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Natl Outdoor Badge Tracking
To help scouts keep track of the various requirements of miles, nights, hours, and adventures for the National Outdoor Badge awards, I've created some documents.
Hopefully, they'll make the broad range of requirements more manageable for your scouts.
See the National Outdoor Badges
page for the PDF files.
Posted: 16:17 09-27-2010 524
There's not a hunting merit badge yet, but that doesn't mean scouts can't excel at hunting skills.
A Webelos scout is the winner of the inaugural duck calling contest at Whittlesey Creek National Wildlife Refuge, WI. He completed a 3-day waterfowl course at the refuge and then entered the calling competition.
The course is for 10-15 year old hunter-certified youth to learn waterfowl identification by sight and sound, silhouette, wing beats, flock patterns and behavior.
The contest included these calls: long-distance call, mating call, feeding call and comeback call. The emphasis is on difficulty, accuracy and repetition.Read More
PS: The scout is my nephew. :-)
Posted: 7:30 09-24-2010 523
Somebody at BSA learned Flash programming this summer. The new bsauniforms.org site takes you on a fun-filled, whirlwind tour of uniforming from Tiger Cub through Scout Leader. Hold onto your hats and watch your little scout spin in circles and walk across your screen. Wow!
Cute, but I don't see the value in weird music, spinning, stumbling scouts, and dragging patches to shirts. The best part of this extravagant, interactive experience is the link to Documents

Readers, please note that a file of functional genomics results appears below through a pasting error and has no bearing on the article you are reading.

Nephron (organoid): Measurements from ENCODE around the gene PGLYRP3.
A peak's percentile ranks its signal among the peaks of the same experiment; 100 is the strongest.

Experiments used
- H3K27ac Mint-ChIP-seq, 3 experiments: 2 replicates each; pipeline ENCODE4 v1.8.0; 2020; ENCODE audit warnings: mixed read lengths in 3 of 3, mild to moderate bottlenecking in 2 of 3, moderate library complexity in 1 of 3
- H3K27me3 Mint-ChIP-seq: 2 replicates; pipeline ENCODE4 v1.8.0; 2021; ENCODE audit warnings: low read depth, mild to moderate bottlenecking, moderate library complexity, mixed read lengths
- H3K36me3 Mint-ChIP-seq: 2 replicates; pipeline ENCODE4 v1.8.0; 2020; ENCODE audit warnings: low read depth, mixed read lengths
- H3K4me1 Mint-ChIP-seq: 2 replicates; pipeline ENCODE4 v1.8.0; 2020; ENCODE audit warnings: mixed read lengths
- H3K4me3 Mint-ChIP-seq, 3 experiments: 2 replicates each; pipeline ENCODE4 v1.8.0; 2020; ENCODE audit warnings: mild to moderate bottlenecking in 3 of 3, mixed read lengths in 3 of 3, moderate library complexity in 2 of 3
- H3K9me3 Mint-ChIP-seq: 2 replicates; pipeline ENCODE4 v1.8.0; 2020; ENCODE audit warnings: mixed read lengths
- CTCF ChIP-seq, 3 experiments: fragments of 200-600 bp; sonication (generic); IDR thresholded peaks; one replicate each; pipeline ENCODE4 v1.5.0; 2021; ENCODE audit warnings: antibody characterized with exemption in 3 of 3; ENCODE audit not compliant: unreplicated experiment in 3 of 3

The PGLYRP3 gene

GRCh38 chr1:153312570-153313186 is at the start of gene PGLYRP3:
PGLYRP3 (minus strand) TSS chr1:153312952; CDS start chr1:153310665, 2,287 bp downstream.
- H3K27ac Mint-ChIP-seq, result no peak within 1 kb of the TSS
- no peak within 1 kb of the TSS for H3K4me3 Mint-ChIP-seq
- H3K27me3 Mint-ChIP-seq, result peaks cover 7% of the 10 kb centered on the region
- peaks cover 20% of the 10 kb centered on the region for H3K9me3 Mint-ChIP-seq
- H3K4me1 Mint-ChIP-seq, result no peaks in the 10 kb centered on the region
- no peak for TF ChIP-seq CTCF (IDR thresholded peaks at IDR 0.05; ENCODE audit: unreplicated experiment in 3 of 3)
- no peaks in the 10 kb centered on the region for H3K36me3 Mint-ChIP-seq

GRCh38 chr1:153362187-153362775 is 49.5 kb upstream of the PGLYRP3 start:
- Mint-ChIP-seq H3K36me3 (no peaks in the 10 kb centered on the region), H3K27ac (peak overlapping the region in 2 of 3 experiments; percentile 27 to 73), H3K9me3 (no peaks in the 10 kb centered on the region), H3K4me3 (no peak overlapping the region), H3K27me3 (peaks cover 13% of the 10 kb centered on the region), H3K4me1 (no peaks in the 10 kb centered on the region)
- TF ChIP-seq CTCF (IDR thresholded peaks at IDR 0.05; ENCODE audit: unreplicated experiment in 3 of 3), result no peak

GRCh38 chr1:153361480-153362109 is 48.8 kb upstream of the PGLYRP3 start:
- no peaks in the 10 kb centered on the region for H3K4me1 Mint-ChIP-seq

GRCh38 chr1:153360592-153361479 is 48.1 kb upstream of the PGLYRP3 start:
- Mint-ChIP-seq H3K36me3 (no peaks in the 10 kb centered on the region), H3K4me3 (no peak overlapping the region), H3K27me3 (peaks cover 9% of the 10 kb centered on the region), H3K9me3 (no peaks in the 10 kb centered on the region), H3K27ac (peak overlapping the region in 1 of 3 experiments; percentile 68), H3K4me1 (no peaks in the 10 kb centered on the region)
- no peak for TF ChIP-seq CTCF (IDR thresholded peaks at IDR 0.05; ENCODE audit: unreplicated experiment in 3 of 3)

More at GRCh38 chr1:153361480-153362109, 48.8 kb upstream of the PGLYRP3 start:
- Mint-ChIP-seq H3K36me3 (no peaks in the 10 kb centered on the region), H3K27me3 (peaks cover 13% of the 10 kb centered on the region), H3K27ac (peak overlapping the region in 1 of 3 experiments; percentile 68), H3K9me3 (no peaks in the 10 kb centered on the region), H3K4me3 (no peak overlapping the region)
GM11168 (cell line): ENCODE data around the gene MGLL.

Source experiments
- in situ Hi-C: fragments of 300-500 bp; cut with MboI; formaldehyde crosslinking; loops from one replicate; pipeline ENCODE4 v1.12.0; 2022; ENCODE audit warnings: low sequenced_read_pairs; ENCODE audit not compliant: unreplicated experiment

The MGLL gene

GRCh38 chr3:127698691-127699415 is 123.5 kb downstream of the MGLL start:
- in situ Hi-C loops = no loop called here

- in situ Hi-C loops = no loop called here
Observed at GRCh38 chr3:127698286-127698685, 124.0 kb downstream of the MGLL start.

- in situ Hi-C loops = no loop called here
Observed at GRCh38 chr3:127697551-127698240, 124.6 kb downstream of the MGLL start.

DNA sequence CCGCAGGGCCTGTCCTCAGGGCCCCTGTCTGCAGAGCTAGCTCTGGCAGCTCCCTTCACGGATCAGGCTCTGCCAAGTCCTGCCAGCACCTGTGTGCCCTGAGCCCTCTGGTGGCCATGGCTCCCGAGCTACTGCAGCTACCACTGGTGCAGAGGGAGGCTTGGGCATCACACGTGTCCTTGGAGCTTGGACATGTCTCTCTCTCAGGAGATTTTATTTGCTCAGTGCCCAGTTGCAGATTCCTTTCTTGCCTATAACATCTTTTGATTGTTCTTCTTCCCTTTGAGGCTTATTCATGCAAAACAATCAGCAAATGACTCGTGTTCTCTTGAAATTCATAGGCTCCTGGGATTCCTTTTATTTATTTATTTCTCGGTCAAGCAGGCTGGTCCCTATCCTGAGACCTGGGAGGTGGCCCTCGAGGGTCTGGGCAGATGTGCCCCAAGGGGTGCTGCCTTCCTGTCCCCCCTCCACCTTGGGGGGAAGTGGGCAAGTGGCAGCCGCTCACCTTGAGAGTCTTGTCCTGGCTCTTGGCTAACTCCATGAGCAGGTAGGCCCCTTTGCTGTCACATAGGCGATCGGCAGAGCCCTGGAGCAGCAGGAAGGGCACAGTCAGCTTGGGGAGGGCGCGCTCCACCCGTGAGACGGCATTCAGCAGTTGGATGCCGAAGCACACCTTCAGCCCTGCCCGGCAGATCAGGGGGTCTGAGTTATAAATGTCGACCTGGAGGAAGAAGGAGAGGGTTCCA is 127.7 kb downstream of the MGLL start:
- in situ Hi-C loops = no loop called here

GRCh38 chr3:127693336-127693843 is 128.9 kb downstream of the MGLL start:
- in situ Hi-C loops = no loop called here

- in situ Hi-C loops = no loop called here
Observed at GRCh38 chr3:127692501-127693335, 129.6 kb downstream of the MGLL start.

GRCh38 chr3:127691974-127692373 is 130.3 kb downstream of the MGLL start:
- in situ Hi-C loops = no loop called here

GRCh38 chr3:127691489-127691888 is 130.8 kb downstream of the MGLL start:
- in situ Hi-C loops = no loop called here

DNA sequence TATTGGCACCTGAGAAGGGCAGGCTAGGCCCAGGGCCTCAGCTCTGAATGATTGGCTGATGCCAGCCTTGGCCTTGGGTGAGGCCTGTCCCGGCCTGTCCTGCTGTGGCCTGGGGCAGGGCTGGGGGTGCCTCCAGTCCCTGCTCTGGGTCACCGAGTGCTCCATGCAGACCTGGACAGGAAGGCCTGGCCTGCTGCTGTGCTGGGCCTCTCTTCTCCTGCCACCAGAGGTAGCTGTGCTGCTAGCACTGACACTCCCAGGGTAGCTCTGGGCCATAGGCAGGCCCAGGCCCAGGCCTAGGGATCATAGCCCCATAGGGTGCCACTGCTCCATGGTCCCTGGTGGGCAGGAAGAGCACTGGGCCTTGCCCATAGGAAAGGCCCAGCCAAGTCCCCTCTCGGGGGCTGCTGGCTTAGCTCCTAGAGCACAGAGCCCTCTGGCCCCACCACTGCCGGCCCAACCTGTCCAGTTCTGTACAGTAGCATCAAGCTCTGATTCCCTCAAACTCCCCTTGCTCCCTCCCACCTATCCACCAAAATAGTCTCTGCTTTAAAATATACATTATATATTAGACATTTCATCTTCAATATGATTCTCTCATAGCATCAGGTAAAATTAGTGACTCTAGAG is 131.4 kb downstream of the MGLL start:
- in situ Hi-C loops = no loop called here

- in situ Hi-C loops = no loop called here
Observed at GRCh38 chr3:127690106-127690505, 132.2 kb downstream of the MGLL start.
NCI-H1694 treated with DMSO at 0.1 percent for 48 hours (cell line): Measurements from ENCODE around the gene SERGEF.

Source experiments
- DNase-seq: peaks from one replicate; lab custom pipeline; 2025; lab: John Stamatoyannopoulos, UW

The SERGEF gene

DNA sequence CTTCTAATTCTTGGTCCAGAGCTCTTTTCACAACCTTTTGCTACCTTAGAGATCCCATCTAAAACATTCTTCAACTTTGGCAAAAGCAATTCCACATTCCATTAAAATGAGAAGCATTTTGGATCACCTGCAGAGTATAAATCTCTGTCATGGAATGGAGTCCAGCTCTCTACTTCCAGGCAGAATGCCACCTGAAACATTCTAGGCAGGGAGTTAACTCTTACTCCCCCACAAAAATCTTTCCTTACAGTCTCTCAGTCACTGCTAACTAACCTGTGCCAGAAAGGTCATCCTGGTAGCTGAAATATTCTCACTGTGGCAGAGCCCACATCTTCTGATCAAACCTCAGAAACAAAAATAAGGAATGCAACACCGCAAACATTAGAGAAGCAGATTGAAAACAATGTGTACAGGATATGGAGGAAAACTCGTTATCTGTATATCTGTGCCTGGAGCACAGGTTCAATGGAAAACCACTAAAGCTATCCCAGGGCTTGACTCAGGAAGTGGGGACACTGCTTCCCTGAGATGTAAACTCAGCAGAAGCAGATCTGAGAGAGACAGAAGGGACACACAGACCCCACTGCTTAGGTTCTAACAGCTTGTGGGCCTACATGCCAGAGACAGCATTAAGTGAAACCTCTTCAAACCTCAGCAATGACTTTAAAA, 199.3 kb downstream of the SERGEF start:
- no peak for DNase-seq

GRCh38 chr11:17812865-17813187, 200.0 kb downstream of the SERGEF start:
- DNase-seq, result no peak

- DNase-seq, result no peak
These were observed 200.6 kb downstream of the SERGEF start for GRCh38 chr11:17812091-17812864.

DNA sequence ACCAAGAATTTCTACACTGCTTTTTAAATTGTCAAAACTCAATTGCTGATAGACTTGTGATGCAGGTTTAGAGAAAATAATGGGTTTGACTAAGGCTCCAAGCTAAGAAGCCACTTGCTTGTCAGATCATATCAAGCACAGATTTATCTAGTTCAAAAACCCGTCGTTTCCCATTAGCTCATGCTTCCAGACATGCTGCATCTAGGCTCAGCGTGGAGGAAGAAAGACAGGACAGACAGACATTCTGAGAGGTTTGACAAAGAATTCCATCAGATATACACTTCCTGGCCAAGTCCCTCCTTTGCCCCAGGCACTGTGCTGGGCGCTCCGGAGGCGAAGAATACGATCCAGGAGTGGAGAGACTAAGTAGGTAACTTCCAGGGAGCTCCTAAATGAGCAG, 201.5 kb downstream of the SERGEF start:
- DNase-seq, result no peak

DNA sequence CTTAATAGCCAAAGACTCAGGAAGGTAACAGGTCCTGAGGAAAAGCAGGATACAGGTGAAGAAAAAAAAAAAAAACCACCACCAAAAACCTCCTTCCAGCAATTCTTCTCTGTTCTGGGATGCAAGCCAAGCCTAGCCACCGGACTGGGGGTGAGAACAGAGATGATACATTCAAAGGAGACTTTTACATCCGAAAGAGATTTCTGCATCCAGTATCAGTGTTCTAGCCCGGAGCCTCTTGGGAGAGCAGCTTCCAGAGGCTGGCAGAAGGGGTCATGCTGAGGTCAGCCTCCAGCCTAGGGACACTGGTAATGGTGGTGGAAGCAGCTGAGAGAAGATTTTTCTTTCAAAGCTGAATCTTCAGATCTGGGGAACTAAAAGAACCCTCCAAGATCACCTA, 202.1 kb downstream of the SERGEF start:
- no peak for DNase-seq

on scoutstuff.org which has the useful, printable patch placement sheets with pictures AND text.
Can't help but wonder how much we all collectively spent on this one. :-(
Posted: 14:59 09-21-2010 522
After every driving trip the troop takes 'out west', I swear to myself that's the LAST time we stop at Wall, South Dakota! But, when it comes round to planning the next long-distance trek Wall Drug always gets listed as a place the scouts decide to stop.
Unfortunately, it winds up usually being a convenient gas stop so I've got no excuses to skip it. But, man, what a zoo! It's the best place to find license plates, it's always the hottest town across the prairies, and all those Black Hills Gold stores are always going out of business. :-)
You've got to admit, there are some places across the country that just are America, good, bad, or just silly. From the world's largest ball of twine to the world's largest potato, from the first McDonald's to the first baseball diamond, when you're traveling through, how can you skip them?
Sure, after the second or third time seeing a run-down, paint-peeling, antlered rabbit it tends to lose its charm. But, remember it's still the first time for some of the guys and it may be one of the silly things they'll talk about a year later...
probably just about the time when the next trip gets planned.
Posted: 22:40 09-10-2010 521
Mosquitoes are a bane to all campers. They can carry disease, they itch, they buzz, they squish, they swarm, they even get in your ears and eyes.